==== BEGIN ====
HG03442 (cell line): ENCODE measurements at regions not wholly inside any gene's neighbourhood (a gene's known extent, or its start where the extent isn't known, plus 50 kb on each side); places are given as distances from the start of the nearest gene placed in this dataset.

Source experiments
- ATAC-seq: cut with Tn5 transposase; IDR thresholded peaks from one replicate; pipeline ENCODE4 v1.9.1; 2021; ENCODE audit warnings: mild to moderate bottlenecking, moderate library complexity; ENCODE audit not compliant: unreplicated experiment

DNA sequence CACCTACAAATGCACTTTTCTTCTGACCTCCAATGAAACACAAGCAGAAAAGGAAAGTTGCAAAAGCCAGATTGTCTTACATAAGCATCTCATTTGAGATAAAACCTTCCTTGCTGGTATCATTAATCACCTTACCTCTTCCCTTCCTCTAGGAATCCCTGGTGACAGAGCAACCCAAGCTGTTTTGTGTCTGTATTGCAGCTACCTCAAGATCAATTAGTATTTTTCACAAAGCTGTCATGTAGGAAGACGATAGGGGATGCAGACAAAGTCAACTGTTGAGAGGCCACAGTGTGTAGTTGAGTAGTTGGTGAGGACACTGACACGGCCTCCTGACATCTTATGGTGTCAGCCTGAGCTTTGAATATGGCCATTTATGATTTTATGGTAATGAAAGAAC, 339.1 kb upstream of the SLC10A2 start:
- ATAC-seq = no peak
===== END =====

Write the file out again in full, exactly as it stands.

HG03442 (cell line): ENCODE measurements at regions not wholly inside any gene's neighbourhood (a gene's known extent, or its start where the extent isn't known, plus 50 kb on each side); places are given as distances from the start of the nearest gene placed in this dataset.

Source experiments
- ATAC-seq: cut with Tn5 transposase; IDR thresholded peaks from one replicate; pipeline ENCODE4 v1.9.1; 2021; ENCODE audit warnings: mild to moderate bottlenecking, moderate library complexity; ENCODE audit not compliant: unreplicated experiment

DNA sequence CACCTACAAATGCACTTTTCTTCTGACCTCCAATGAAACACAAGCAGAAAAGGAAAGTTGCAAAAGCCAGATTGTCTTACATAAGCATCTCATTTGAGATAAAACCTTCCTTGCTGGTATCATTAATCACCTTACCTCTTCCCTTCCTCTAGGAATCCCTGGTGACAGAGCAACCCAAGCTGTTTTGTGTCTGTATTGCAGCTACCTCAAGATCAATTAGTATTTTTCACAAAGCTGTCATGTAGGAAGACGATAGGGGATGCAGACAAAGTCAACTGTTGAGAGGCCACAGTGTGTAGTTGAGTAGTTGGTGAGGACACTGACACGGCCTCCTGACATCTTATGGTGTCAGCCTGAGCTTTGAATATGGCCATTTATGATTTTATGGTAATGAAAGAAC, 339.1 kb upstream of the SLC10A2 start:
- ATAC-seq = no peak